Minimum wage increase hampers Okanagan fruit growers

No consultation for implementation of wage changes

Updated: 2:00 p.m.

B.C. Agriculture Minister Lana Popham offered some hope of relief for Okanagan fruit growers concerning the minimum wage increases.

Popham said she has heard “loud and clear” about the concerns of the minimum wage being increased beyond $15/hour as of June 2021.

“That is why we set up a specific arm of the minimum wage review commission to deal with the impacts of the minimum wage increase for the agriculture industry and I expect to get a report back from them in March,” Popham said.

“And I invite the agriculture community to give their input into that report as well.”

What can be done to ease the industry’s concerns, she said, will depend on what recommendations come forward.

“I hope to receive that report in March and we’ll take it from there,” she said.

The initial increase to the minimum wage is set for June, with subsequent incremental increases scheduled every June until 2021.

Original: 11:30 a.m.

The increase to the minimum wage caught the B.C. agriculture industry by surprise, and has left farmers having to absorb those increased labour costs this year, says an advocacy group for the industry.

“For our industry, they couldn’t have picked a worse time to adopt these changes, ” said Danielle Synotte, communications director for the BC Agricultural Council.

“The government received a report from the minimum wage review commission and just adopted every recommendation without any consultation for how it will be implemented.”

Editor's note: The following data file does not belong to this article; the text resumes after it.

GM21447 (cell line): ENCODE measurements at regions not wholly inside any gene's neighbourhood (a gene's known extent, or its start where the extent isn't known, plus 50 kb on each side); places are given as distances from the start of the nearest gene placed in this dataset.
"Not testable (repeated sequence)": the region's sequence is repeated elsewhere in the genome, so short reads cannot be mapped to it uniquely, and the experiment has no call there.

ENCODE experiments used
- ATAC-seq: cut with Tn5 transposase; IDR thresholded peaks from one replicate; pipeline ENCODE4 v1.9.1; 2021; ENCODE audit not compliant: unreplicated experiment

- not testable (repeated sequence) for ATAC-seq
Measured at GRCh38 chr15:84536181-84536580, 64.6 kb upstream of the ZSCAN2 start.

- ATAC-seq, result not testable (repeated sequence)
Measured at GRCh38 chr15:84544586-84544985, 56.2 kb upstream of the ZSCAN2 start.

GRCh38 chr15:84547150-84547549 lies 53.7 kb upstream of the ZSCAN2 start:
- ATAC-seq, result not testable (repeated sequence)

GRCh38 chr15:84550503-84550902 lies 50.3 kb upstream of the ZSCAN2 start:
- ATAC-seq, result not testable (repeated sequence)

Among those recommendations was the proposal to phase in increases to the minimum wage— currently $11.35 — which will rise to $12.65 on June 1 and be phased in over the following three years to reach $15.20 an hour by June 1, 2021.

Synotte said the difficulty for Okanagan fruit growers is contracts and purchase agreements are already in place for this year.

Recent: Local business owners weigh in on minimum wage increase

“We would have preferred to see this change start in September rather than June but it was a surprise to see the changes adopted this quickly,” Synotte said.

Beyond the change to farm workers wages, what Synotte is also hearing from farmers is how to deal with workers who already were above the minimum wage.

“If lower wage earners are getting an increase, then the question becomes about making adjustments for those who are making just above the minimum wage now. If the minimum wage workers get an increase then those who are above that wage level will look to see an increase as well,” Synotte said.

“But there is not much we can do about it now as the opportunity to reach out and talk about how to adopt these changes has passed.”

Speaking at the B.C. Fruit Growers Associaition annual general meeting in Kelowna today, an Okanagan orchardist said fruit growers are unable to pass on added wage costs to their retail buyers.

“We are a commodity-based industry. At the retail level, added costs can be passed on to the consumer. But we are limited by what our retail buyers are willing to pay,” he said.

BCFGA members were expecting to bring the minimum wage issue up with B.C. Agricultural Minister Lana Popham when she speaks at the convention this afternoon.

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